Simple & Easy Lower-sodium Dry Brine Thanksgiving Turkey


Andrew Buck


  1. I did my homework and checked out options for prepping a turkey for this Thanksgiving. A wet brine was out of the question. There was no way a 5-gallon plastic pail was going to fit in our refrigerator easily.  So dry rub, or dry brine as it is called, seemed to make a lot of sense, and there were plenty of on-line tutorials available.    But wait!  Most on-line recipes recommended using 2-3 teaspoons of salt per pound of turkey. Another suggested using 1 ½ teaspoons of salt per pound if using Morton Kosher Salt.  

Hold on for a minute. Is this a strategy for elevating your relative’s blood pressure till they drop???   Come on, let’s do the math. There are 3 teaspoons in a tablespoon and 16 Tablespoons in a cup.  

What would happen if I had a 22-pound turkey?  Following the guide above, 22 lbs. of turkey x 1.5 teaspoons of salt per pound = 33 teaspoons or 11 Tablespoons of salt. This is equivalent to approximately 2/3 Cups of salt.  I don’t know about you, but 2/3 cup of salt seems like a lot of SODIUM……

I believe if you use just half of that (5-6 Tablespoons in this case or ¾ teaspoon of Morton Kosher Salt per pound of turkey in general), and boost the garlic and pepper a bit, you are still in for a delicious dinner that won’t trigger a spike in your guests’ blood pressure.  Other chefs or cooks may disagree about lowering the amount of salt for a dry brine, but you will discover what works best for you.

Very early in November, given some question marks about supply chain and availability of turkey during the holiday season, I grabbed a frozen turkey from ShopRite early. My wife thought this was quite ridiculous. Where were we going to store it? The answer to that was simple – in the fridge. I removed one complete shelf from the refrigerator and let it sit in the fridge for 5 days as it thawed out. On the 5th day, I hefted it out and placed it into a recently scoured and disinfected sink. From there I removed the plastic covering, gave it a good wash and removed the gizzards. It was large turkey – weighing in at a little over 22 pounds.  All directions for dry brine suggest patting the bird dry before rubbing on the seasoning mixture. Sounds easy but the legs were tied up with some very strong nylon binding. I did the best I could and then seasoned it inside and out. I then placed the turkey in an aluminum roasting pan – where it barely fit – and placed it back in the fridge for three days.  Yes, raw exposed turkey sat in the fridge for a long weekend.  That made me a little anxious, so I adjusted the fridge temperature setting so it hovered between 33-36 degrees.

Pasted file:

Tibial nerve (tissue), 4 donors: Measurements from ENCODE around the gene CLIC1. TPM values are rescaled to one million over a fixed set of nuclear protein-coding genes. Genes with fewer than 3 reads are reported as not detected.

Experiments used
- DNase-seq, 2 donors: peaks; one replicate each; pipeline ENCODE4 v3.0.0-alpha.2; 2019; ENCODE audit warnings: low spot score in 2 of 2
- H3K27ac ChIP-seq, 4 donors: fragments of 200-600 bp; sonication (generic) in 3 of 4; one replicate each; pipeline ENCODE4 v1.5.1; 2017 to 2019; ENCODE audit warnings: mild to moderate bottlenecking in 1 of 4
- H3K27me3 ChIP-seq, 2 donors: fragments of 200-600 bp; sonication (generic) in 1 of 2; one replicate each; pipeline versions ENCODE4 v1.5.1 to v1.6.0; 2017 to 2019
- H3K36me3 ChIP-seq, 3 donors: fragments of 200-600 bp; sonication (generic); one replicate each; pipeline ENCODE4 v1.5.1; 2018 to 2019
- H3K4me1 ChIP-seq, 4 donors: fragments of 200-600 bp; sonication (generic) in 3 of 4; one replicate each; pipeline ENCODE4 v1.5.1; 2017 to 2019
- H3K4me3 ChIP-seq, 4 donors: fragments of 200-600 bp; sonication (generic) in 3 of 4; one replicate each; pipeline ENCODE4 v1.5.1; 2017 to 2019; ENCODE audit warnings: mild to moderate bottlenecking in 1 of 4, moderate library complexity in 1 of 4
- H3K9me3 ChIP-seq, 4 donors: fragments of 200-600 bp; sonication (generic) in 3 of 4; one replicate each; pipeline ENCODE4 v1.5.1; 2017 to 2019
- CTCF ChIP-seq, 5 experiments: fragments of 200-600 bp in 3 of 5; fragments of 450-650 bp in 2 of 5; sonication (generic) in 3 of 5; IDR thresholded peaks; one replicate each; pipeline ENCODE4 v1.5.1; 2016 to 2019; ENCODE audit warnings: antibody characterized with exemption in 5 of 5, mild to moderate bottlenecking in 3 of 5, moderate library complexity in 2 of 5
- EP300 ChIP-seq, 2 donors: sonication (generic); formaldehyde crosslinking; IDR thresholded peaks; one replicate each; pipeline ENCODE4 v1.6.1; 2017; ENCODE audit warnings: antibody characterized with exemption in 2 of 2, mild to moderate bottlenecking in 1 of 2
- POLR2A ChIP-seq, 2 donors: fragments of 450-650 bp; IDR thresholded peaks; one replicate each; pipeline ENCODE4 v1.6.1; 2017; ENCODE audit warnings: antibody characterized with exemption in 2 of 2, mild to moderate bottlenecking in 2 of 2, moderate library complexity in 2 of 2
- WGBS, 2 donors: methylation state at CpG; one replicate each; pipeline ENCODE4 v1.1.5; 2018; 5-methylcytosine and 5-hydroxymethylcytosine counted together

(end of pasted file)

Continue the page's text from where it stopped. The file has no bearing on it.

The day of reckoning finally came when I had to bake it in the oven. It’s a lot easier than it seems; and my childhood recollections of a turkey taking 7-8 hours to roast in the oven didn’t match any of the on-line turkey cooking charts or calculators I could find. I did follow one important piece of advice which worked in this instance, put it in the oven and forget about it. 

Before cooking in the oven began, I lifted the heavy bird out of the roasting pan and placed it on a large cookie sheet. Then I filled the bed of the roasting pan with coarsely cut potatoes, carrots and onions. You may have seen pictures of a “turkey rack” that the fowl can sit on, but that is not part of our kitchen arsenal.  The bed of vegetable functions the same way: to lift the turkey out of the excess gravy. However, with the vegies you have the advantage of having a ready-to-go wonderfully flavored side dish!

Then I snipped a handful of fresh thyme from the front garden (Yes, even city dwellers can grow a sprig here or there) and I stuffed it into the hollow cavity – squeezing it past the tied-up legs. I also read that cutting an apple in half and placing it in the neck helps to keep that area moist, so I did that too. Finally, as a last grand gesture to honor this dearly departed turkey and to celebrate this first-time effort, I patted softened sage-infused butter all over the outside. I returned the turkey to aluminum roasting pan and let it sit in the bed of vegetables.  I let it cook for 5 hours at 350 degrees and it was done. The skin started to get a little dark in some areas, so I turned the oven down to 325 degrees for the last hour and a half. I tried to tent it with foil in the oven, but that didn’t work out at all. My recommendation is just cook it at 335 degrees. The apartment smelled fantastic all day. The turkey turned out tender and delicious. There was plenty of gravy in the pan and the vegetables were just oh so tender and flavorful.

So, there you have it, the story of my first holiday turkey.  I hope this story gives you some ideas and inspiration to guide you on your way! Stay healthy: eat well, exercise lightly, and rest as needed!

Lower-Sodium Dry Brine Turkey Seasoning Mix:

  • Salt (Cut traditional salt recommendations in half)
  • Black Pepper
  • Thyme – Dried
  • Rosemary – Dried
  • Garlic Powder – be generous

I tend to season to taste heavier on Black Pepper and Garlic Powder, lighter on Thyme and Rosemary.

Additional treatments (Optional): 

  • Apply Sage-butter on the outside of the bird before placing it in the oven
  • Stuff a cut apple in the neck area

Notes: This was an unstuffed bird. I have heard that adding walnuts and apples to stuffing (cooked separately) can be delicious but check with guests or families about nut allergies first!